Hello everyone. Welcome back to my Thursday Reflection series in which I am reflecting on happiness, balance, well-being, and being your best self! Please read and weigh in.
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This year marked a big milestone for my family. My parents celebrated their 50th wedding anniversary. Over 50 years ago, as a young woman, my mother Fleur ventured across the Atlantic as a Pan American stewardess. In New York City, she met Jerry. They met, married, and had four children (I was the 3rd), and as they say the rest is history.
Fleur has created her life in the United States. She had a career, raised her family, and has formed lifelong friendships in this great country of ours. But her Swedish roots remain essential to her. In the U.S., she has many Swedish friends. She bakes delicious Swedish desserts, and decorates her home in a Swedish style, especially at Christmas. And she tells a lot of stories about her Swedish family, which fill her with pride.
This summer along with my Dad, my Mom came to Sweden to an area from which many of my relatives hailed, inviting us kids to come along with our own kids. Her hope? To reconnect with her family and places she held dear as a child, and to offer her own children and grandchildren a glimpse into our family’s history.
Although I am fully American, I grew up spending a lot of time in Sweden and have roots here too. I remember my grandmother serving my sister and I hot cocoa in big painted, golden cups with her speciality, toasted tea cakes. I remember the candy stores, filled with amazing Swedish chocolate. I remember clogs, Abba, Swedish pancakes, Swedish meatballs, and all the many other delicacies. Most of all, I remember happy times with my cousins, playing outside until late in the evening on long summer nights in the green meadows and pastures of rural Sweden.
Being back here in Sweden this week, I’m thinking a lot about roots and what they mean. I’m also thinking about culture and why it matters to much.
What are roots? We think of roots as something that supports us, as roots do a tree, nourishing us and holding us up strong. If we reflect on our roots, we feel a sense of where we come from and what has come to define family values for us. Even if we’ve gone off to create our own independent lives, rediscovering our roots, including to places we held dear as a child, taps into a part of ourselves that we might not otherwise think about, especially during our busy lives as parents.
Roots might be brought to life by a visit to a place, by a special family dish, by a type of music or a mere song, or by a group of people.
Roots are related to our cultural heritage, which to me references a shared versus a particular experience. Culture might be tangible and found in a bar of chocolate, strawberries, or crusty, hard bread, or intangible, found in the way people sit down to share a meal, board a train (always having bought the ticket) without a peep, or meander along country roads decorated with wildflowers on old bicycles.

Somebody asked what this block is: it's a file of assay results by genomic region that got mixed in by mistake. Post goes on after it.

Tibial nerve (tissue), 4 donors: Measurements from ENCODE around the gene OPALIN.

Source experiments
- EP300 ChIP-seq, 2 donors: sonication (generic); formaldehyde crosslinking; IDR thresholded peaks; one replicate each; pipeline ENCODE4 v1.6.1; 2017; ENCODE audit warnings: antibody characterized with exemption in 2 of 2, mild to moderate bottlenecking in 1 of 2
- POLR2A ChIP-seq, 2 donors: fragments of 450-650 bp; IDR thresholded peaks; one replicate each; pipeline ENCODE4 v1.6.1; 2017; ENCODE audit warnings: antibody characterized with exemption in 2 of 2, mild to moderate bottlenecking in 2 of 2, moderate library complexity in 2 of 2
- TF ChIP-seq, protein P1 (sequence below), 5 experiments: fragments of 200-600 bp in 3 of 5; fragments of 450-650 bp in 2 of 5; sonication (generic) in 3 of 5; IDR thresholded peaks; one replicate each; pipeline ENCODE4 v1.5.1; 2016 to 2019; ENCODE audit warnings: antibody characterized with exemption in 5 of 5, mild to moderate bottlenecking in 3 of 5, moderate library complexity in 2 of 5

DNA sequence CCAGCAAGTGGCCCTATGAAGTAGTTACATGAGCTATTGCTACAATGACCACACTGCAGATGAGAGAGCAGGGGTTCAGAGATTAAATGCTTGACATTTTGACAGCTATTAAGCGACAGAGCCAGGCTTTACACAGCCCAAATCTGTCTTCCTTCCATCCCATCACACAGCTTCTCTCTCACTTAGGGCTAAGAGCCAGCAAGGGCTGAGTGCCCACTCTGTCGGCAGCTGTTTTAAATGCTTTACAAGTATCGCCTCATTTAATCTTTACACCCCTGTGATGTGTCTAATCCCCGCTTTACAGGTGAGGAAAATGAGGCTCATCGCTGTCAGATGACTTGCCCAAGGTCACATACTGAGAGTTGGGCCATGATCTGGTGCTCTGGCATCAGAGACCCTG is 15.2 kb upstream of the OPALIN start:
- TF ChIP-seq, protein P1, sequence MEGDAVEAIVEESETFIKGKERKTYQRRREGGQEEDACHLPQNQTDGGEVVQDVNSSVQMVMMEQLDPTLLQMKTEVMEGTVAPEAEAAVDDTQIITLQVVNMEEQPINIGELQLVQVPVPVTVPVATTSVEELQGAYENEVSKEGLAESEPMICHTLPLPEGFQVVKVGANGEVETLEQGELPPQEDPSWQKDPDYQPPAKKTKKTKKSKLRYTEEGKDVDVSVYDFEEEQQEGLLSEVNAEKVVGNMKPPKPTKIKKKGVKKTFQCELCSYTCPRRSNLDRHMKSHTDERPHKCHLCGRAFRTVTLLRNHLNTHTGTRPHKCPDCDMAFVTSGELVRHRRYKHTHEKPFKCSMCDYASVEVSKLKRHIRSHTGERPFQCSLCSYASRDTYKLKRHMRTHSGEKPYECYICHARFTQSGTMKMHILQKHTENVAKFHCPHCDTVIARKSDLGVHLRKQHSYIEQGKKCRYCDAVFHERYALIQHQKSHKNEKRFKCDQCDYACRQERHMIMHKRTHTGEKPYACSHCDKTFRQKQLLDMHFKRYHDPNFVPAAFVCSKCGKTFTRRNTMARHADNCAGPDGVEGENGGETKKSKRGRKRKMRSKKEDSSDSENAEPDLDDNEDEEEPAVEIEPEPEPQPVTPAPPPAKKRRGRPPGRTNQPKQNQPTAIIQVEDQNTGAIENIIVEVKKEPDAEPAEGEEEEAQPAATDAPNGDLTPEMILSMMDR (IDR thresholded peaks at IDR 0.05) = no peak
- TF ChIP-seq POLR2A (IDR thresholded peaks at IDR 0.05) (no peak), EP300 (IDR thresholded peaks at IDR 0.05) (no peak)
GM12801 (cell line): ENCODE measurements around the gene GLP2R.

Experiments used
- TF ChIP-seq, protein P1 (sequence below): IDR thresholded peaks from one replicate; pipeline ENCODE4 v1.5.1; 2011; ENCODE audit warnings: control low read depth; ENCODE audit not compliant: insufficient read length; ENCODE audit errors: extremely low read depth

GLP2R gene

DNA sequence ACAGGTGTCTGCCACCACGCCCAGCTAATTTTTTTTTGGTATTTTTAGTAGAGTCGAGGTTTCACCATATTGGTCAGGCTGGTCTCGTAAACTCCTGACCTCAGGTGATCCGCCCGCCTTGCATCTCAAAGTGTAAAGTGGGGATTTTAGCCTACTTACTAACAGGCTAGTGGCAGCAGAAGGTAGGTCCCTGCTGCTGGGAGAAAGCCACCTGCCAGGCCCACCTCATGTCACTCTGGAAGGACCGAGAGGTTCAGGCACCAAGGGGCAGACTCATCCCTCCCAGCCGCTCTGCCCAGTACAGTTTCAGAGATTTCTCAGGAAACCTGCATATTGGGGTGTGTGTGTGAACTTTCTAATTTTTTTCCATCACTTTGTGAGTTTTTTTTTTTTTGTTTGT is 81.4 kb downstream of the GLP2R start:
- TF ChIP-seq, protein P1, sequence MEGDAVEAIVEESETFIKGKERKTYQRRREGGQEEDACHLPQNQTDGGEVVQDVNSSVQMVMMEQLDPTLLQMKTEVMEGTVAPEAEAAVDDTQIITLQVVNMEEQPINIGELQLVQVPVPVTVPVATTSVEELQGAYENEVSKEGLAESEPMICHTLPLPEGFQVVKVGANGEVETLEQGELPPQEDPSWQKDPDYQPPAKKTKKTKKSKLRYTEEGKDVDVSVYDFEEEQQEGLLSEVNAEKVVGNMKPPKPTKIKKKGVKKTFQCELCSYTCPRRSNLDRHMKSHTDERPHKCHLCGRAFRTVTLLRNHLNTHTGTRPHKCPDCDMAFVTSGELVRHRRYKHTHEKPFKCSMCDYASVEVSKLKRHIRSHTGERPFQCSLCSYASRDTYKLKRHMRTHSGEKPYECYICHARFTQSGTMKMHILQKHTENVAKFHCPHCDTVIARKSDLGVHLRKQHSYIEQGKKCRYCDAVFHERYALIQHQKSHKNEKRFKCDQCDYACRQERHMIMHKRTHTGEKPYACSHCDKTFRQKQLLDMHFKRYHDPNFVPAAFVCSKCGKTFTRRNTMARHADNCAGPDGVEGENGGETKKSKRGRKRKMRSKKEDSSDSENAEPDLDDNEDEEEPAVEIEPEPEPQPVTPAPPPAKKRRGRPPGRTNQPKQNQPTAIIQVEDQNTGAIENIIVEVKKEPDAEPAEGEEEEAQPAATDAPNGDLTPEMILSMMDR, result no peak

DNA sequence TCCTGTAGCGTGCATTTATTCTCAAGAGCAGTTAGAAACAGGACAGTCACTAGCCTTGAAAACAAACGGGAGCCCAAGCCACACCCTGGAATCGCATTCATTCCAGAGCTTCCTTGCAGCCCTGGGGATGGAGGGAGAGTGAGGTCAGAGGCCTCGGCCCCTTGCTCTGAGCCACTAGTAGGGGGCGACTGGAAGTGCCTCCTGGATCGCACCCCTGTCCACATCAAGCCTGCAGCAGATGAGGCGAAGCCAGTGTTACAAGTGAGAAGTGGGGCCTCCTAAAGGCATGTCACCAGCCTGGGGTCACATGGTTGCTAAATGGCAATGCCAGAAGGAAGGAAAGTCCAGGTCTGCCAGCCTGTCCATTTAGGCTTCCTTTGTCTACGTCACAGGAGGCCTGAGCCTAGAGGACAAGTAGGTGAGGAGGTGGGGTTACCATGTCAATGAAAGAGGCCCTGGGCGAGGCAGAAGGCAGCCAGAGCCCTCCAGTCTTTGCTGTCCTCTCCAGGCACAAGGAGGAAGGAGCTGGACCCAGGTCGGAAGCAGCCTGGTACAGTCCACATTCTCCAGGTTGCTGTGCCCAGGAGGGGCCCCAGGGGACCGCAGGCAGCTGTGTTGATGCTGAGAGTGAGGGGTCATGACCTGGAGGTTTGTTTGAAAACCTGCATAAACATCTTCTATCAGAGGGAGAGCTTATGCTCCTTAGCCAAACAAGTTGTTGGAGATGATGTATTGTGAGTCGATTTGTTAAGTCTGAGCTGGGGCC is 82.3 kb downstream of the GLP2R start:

In a big city like New York that is filled with so many cultures, so many noises, so many foods, so many sorts of people, it’s hard not to feel lost. Walking down the street, no one around knows who you are or where you come from. When I meet someone Swedish and share stories about Sweden, I feel connected, united by a common experience. I think this holds true for children too. If they know their family hails from a certain place and they can start to form their cultural identity, they will have a greater sense of who they are. They will feel special, as all children should. I know that growing up as a child, I felt special and important to say that my Mother and family were Swedish. I still do.
In our busy lives as parents of young kids, it’s easy to fall out of touch with your roots, with your culture. If you feel out of touch with your roots, try in small ways to get back in touch. Make a phone call, put on a old song your family used to sing, dig up one of your mama’s dusty recipes and try it out with your kids. Bring your roots into your children’s lives by continuing your family’s traditions. Introducing your children to your culture heritage will spark a sense of unity, of commonality, between you and your children. It’s also a great way to open your children towards a greater understanding of other cultures, and to encourage them to appreciate the cross cultural differences among us and what makes us special.
I’ll look back on this week and remember my daughters with my parents, swimming in the cold water, eating meatballs, laughing over chocolate, gazing at the meadows, and even exploring several majestic castles. Tonight we had dinner overlooking the Baltic, each of us covered with a warm blanket at the end of July. That’s Sweden for you. It’s beautiful, unique and special and now a place that unites us as a family again in new and fun ways. We’ve made some new memories here and in the process, kept my Mother’s roots and our culture alive. For that, I am truly grateful.
Love, Melissa xo